Ushi no Toki Mairi

In Japanese folklore there is a bizarre curse ritual known as ushi no toki mairi. Ushi refers to an ox because the ritual is performed during the hours of the ox, which are between 1:00 and 3:00am. The practitioner is usually a woman who dresses in white and wears a crown made of an iron ring holding three lit candles. She then hammers a nail into a sacred tree within a Shinto Shrine. 

'Ushi-no-toki, Mairi' - Utagawa Kuniyoshi, 1853 (Detail)

In some versions it is said the nail must pass through a straw effigy of the intended victim, impaling it upon the tree behind it. The ritual must be performed seven days in a row at which time the curse is said to succeed, causing death to the target. If anyone witnesses the ritual it will stop the curse working. The 'witches' who perform ushi no toki mairi are generally scorned or betrayed women seeking revenge.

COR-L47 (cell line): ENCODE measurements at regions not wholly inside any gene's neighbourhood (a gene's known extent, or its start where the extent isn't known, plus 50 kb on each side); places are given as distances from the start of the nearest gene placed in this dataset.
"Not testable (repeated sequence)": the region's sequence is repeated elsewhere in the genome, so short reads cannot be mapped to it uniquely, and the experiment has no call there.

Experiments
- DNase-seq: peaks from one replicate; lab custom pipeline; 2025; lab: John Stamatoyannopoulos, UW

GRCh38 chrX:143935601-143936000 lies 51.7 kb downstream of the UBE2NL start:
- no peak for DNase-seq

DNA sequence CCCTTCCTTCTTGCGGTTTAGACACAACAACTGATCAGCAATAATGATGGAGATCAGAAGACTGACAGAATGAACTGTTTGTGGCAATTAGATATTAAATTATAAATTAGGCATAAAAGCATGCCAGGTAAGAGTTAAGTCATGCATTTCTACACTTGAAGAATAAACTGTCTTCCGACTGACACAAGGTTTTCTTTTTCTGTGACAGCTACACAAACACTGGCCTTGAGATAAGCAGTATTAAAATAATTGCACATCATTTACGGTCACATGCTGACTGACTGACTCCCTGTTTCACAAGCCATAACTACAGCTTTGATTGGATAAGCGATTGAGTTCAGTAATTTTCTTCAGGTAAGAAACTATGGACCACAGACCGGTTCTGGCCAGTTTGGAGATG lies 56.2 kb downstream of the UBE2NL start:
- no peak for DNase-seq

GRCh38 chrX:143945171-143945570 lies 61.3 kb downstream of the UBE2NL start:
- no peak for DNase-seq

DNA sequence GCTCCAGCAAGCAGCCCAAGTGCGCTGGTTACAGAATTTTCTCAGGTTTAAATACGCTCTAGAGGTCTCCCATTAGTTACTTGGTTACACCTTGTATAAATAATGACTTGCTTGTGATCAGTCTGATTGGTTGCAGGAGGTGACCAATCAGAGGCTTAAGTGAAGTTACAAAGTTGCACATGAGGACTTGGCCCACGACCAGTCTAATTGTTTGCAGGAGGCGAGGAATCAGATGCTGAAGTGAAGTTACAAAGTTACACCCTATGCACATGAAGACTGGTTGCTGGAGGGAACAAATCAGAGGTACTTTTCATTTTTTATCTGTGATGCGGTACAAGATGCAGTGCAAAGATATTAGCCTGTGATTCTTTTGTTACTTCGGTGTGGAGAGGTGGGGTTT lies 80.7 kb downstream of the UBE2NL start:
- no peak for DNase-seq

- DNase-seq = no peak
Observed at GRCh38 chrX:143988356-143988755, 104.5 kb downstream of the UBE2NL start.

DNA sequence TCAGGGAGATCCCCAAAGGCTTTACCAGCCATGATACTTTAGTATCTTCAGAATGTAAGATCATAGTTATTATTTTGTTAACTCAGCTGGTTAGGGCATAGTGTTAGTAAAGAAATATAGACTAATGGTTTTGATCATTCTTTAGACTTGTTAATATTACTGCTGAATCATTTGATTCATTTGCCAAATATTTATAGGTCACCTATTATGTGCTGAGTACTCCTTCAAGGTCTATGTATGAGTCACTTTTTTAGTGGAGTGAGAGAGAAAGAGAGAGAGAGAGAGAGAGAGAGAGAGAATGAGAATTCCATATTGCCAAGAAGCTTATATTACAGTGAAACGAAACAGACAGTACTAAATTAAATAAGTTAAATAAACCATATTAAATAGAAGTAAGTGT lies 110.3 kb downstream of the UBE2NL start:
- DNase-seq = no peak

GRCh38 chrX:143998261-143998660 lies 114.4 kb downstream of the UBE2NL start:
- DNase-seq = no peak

'Casting a Curse at the Hour of the Ox (Ushi no toki mairi)' - Suzuki Harunobu, 1765

'Ushi no Toki Mairi' - Sekien Toriyama, 1779

'Ox' from the series 'Twelve Signs of the Zodiac' - Utagawa Kuniyoshi, 1852

'A woman summoning a yokai through ushi no toki mairi' - Katsushika Hokusai

Ushi (Hour of the Ox) from the series 'Parody of the Twelve Hours' - Toyohara Kunichika - 1875

'Ushi-no-toki, Mairi (Two-o'clock in the morning prayer) to curse a person to death whom he or she detested' - Utagawa Kuniyoshi, 1853


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